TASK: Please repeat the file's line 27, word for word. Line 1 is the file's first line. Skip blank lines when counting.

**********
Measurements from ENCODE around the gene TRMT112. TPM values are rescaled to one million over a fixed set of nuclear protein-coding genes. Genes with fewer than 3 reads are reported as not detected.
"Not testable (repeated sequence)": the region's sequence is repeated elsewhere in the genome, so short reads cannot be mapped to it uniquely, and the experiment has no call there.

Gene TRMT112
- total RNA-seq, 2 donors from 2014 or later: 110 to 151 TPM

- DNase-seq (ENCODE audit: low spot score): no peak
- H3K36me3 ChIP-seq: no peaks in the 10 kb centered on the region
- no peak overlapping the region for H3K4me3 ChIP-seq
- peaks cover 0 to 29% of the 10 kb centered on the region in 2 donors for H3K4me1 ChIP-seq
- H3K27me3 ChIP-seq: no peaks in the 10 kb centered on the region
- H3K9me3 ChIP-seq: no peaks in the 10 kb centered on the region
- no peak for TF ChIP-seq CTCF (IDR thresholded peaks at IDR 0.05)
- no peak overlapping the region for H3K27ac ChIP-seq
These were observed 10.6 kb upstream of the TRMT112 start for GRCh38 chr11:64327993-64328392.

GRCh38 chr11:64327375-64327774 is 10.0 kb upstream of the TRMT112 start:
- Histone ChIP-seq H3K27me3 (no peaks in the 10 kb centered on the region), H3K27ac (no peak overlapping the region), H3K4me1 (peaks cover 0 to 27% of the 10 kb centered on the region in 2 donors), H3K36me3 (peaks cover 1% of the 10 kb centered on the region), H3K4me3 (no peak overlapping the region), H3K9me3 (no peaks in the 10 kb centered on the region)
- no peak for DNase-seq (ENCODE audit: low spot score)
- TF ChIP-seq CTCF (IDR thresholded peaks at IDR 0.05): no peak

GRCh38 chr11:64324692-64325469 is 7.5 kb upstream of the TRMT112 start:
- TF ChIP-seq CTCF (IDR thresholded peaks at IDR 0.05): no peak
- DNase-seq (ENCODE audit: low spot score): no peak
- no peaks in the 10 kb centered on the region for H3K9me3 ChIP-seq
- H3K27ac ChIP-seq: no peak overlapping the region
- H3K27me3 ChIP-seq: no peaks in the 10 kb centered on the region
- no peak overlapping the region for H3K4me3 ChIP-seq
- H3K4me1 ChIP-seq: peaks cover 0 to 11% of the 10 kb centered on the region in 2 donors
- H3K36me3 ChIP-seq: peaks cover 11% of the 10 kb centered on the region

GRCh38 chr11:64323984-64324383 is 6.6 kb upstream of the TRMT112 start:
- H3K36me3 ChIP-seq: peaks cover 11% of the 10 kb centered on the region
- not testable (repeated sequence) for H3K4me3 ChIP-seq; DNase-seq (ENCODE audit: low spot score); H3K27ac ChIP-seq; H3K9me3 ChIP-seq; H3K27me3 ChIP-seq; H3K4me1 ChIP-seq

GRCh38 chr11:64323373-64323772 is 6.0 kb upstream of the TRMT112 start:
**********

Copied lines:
GRCh38 chr11:64323984-64324383 is 6.6 kb upstream of the TRMT112 start: